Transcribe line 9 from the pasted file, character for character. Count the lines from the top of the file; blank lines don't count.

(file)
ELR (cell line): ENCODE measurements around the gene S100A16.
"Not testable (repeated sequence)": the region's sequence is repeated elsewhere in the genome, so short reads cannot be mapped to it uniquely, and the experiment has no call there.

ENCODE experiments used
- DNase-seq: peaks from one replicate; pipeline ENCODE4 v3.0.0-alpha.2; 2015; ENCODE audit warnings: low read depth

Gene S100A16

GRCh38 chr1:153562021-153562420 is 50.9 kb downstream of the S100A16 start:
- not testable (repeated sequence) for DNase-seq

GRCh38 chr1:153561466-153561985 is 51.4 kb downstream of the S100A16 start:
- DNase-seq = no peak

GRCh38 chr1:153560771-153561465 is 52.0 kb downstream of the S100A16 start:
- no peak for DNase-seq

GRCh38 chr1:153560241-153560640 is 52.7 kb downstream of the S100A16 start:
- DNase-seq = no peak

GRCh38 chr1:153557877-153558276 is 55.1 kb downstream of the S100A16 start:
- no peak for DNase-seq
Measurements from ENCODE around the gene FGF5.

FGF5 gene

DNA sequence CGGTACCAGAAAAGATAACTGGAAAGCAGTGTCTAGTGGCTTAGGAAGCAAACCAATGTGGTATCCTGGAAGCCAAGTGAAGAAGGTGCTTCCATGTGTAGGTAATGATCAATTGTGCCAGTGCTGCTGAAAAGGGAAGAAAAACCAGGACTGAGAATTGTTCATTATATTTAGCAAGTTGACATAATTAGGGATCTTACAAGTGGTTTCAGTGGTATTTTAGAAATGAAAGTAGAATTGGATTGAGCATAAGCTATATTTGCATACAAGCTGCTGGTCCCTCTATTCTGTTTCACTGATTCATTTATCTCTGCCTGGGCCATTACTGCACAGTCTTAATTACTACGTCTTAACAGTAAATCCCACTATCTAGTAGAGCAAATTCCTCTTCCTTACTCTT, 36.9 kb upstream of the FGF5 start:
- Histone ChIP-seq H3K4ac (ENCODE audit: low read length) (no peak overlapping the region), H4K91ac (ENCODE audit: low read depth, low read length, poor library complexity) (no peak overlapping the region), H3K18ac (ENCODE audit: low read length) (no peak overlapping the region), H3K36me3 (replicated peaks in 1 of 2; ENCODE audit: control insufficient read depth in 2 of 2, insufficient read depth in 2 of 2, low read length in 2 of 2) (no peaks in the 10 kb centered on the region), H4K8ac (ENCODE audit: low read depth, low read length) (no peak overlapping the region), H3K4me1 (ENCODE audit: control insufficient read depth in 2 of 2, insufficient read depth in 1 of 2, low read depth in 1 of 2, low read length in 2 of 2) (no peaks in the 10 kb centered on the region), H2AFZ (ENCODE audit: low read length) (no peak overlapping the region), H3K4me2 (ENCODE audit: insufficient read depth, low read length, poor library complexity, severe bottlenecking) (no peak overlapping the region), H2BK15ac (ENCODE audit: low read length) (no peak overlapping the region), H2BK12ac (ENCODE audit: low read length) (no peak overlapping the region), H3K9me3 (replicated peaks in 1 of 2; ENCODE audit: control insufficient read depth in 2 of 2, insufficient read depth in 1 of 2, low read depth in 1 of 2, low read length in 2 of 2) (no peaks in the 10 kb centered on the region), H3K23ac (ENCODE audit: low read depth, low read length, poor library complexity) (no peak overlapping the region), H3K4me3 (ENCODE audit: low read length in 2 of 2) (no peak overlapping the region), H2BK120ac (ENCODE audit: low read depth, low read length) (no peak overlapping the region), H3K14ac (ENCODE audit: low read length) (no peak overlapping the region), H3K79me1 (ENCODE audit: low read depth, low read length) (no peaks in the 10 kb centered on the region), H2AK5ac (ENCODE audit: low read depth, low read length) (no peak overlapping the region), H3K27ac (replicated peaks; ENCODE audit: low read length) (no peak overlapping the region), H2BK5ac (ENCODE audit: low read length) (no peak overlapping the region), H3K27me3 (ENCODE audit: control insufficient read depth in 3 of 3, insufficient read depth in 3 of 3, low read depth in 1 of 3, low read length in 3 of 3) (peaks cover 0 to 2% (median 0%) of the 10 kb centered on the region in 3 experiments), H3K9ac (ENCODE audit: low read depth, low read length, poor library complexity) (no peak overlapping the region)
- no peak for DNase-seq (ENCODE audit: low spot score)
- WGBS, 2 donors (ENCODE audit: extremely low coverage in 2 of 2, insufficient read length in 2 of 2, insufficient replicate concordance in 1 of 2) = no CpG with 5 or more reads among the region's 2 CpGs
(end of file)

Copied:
- DNase-seq = no peak